Michal and, of course, her much more famous…

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Hopelessly Devoted: ‘Grace At Work’ – James Chapter One Verse Seventeen

Every good and perfect gift is from above, coming down from the Father of the heavenly lights, who does not change like shifting shadows. (James 1:17)

Grace is not always guaranteed to work on the horizontal plane — i.e. as we attempt to steward it in the midst of our relationships with one another. We can however be sure that grace is always at work. We don’t get to define what this has to look like. We don’t always get the privilege of discerning its results or activity. In fact, grace specializes in disappointing and confounding our every expectation of what God ‘should be’ and what His people ‘should be’.

You’re free, though you often feel like a slave. You’re forgiven, though you often feel the weight of judgment. You’re victorious, though you often feel like a chump. The gospel confronts our self-righteousness and confirms the righteousness of Jesus as being ours. We walk by faith, not by sight…yes, but rarely in an experiential or functional manner. All we have ultimately is the faithful witness (James 1:17) of the indwelling Spirit bringing us back to a ridiculous, impossible-to-believe verdict: “You are absolved.”

Wakanda is Where the Real Wonder Women (and Men) Live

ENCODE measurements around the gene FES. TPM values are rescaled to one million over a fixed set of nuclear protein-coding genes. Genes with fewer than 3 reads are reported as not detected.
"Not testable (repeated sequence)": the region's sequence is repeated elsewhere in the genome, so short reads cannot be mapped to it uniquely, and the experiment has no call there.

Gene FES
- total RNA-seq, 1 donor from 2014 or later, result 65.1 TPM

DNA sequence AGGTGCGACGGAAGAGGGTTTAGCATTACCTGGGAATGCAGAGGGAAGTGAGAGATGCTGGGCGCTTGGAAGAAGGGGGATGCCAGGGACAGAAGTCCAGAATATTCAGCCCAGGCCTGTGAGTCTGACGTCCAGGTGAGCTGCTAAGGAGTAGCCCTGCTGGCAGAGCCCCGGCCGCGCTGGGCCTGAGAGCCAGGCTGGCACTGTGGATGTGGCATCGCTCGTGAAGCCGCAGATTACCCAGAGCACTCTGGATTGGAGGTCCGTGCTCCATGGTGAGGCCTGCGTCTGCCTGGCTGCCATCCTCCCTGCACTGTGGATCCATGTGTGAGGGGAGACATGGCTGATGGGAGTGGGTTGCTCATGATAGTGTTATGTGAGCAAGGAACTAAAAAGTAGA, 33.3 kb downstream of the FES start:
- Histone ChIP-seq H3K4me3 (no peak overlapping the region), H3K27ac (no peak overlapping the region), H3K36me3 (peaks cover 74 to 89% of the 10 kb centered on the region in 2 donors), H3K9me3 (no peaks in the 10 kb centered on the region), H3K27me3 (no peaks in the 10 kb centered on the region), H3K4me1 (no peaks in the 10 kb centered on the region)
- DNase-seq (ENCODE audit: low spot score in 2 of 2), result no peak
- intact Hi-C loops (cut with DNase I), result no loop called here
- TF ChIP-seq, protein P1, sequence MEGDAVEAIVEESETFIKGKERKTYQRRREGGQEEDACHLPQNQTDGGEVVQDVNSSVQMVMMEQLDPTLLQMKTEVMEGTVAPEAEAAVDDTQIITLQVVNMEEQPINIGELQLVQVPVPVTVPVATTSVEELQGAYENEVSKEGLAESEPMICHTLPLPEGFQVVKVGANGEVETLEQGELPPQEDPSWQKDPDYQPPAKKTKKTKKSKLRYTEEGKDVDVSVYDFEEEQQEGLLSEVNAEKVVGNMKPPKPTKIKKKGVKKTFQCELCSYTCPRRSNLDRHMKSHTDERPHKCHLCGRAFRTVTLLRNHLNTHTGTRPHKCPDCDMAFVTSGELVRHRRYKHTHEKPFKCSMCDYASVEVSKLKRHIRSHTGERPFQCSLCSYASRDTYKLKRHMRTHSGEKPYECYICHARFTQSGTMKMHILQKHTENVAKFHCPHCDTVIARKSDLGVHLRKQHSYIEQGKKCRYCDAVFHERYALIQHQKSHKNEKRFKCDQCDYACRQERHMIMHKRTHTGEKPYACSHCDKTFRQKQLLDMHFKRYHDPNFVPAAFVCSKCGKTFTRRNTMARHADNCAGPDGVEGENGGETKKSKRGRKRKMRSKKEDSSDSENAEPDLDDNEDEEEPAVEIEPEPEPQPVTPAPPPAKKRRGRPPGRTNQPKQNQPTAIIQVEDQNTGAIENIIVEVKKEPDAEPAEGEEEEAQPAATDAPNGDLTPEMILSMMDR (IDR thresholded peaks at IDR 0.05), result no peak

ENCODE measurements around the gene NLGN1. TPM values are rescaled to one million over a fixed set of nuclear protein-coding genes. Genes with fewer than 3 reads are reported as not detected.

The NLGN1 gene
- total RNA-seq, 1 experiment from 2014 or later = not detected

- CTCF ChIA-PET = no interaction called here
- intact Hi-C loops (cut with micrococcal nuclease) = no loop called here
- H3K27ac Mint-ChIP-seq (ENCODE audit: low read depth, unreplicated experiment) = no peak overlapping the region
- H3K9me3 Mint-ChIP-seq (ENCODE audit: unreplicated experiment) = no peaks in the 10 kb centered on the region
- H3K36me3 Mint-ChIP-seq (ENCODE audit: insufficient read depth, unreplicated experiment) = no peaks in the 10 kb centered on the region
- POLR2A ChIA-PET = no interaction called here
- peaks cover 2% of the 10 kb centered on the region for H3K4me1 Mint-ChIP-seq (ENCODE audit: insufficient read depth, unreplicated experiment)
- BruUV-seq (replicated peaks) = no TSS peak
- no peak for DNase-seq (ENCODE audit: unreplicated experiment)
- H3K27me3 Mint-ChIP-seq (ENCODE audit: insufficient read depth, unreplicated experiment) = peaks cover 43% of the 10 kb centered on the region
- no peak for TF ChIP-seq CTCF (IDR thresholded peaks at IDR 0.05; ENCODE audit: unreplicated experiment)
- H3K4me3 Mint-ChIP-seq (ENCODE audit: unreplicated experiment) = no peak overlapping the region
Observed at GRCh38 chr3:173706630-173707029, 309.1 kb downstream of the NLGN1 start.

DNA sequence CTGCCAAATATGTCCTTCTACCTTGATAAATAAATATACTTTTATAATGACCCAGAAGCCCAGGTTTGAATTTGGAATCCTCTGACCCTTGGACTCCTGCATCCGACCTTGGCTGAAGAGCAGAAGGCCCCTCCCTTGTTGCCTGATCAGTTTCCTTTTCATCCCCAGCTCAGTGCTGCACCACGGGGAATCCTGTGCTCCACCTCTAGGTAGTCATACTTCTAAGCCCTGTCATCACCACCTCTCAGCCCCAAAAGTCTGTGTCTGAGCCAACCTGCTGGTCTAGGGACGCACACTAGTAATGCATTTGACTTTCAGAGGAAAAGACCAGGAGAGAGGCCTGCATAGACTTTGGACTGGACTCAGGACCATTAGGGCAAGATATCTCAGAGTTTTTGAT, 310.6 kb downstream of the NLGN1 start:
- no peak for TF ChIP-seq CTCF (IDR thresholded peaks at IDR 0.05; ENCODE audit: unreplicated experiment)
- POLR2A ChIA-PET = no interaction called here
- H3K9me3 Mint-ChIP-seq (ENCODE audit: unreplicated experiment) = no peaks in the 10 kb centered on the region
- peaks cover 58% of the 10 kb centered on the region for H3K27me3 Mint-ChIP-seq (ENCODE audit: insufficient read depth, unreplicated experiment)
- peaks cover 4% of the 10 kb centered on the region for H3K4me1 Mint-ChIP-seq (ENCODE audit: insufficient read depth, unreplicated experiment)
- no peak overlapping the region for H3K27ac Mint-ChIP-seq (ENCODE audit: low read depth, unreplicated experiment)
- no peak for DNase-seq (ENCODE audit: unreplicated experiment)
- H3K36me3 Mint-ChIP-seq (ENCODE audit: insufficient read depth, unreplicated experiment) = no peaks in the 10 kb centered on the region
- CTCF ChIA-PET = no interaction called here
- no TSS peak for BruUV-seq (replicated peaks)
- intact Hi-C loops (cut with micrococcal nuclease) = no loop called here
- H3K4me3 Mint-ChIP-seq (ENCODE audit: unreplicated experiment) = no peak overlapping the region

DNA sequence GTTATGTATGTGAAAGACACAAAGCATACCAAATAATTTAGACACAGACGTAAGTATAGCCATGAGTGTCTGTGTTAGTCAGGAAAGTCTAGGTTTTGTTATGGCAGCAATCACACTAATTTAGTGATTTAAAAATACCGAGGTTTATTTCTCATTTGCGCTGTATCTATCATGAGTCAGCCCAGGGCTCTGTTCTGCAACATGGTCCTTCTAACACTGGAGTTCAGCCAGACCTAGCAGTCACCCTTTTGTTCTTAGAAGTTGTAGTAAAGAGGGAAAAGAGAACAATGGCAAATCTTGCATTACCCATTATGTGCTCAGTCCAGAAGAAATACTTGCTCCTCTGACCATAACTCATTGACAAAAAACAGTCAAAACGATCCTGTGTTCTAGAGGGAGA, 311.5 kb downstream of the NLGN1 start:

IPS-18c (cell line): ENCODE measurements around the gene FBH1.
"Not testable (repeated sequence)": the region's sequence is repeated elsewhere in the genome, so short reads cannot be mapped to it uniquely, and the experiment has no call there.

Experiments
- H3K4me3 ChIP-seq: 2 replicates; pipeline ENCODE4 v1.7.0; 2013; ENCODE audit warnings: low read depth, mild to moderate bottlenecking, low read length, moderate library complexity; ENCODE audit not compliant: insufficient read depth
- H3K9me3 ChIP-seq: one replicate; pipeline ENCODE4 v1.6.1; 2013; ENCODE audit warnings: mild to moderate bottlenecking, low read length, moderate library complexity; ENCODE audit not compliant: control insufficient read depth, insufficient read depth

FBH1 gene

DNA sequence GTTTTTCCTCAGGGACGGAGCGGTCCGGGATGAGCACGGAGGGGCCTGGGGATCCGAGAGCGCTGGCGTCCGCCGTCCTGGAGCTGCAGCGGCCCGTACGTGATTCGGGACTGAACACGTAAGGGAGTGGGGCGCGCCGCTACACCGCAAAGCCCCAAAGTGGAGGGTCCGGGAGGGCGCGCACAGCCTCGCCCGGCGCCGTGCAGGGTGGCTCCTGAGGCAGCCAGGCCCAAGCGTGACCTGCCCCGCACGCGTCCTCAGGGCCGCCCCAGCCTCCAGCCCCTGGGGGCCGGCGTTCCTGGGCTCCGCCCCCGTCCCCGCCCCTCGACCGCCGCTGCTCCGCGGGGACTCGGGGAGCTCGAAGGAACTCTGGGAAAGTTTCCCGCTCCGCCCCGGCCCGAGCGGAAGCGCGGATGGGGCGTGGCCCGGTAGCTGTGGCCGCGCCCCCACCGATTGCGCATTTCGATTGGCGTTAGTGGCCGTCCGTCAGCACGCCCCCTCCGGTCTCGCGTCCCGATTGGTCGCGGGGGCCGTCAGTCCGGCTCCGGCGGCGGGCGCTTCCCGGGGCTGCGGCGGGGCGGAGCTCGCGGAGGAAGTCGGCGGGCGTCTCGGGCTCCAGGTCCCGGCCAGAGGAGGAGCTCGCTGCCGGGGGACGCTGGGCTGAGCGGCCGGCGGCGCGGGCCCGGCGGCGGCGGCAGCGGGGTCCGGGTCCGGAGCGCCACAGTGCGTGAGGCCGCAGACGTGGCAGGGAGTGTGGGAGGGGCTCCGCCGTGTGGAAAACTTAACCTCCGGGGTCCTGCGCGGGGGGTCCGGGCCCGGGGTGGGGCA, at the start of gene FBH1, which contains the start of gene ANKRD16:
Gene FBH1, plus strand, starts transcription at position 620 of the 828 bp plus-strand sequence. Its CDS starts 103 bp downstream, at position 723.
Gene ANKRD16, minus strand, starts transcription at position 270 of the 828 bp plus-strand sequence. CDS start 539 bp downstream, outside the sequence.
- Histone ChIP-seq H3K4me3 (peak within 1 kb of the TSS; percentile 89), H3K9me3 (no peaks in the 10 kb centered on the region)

Wakanda is Where the Real Wonder Women (and Men) Live

I am not a big fan of superhero movies. Blame it on my low anthropology or disdain for a predictable plotline. It’s both really. So when a big budget comic book film comes out that I am interested in, I go with gusto.

Which is why I H.A.T.E.D. Wonder Woman. The whole thing made me want to tear my (long flowy) hair (extensions) out. I was promised feminism. I was told I would feel empowered. Instead, they gave me a boob-tastic babe with a child-like affect in the world. At one point, Wonder Woman seems oblivious to the fact that she has…

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Sting and Linger

Sting and Linger

This one was written by Andrew Taylor-Troutman.

From the backseat, our four-year-old firstborn asked why the road sign said 100. An unusual formulation of the question, I thought, and continued to drive, while his mom explained from the passenger’s seat. She spoke of how a number can also be a name and then the child’s mind fluttered to other things. But I reversed to five years ago when that slick Mazda flew past the stop sign and stung our old Volkswagen’s right front bumper, spinning us into the median and the previous Route 100 sign.

Our firstborn’s favorite question is, you guessed…

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Is Jesus Really God?

Is Jesus Really God?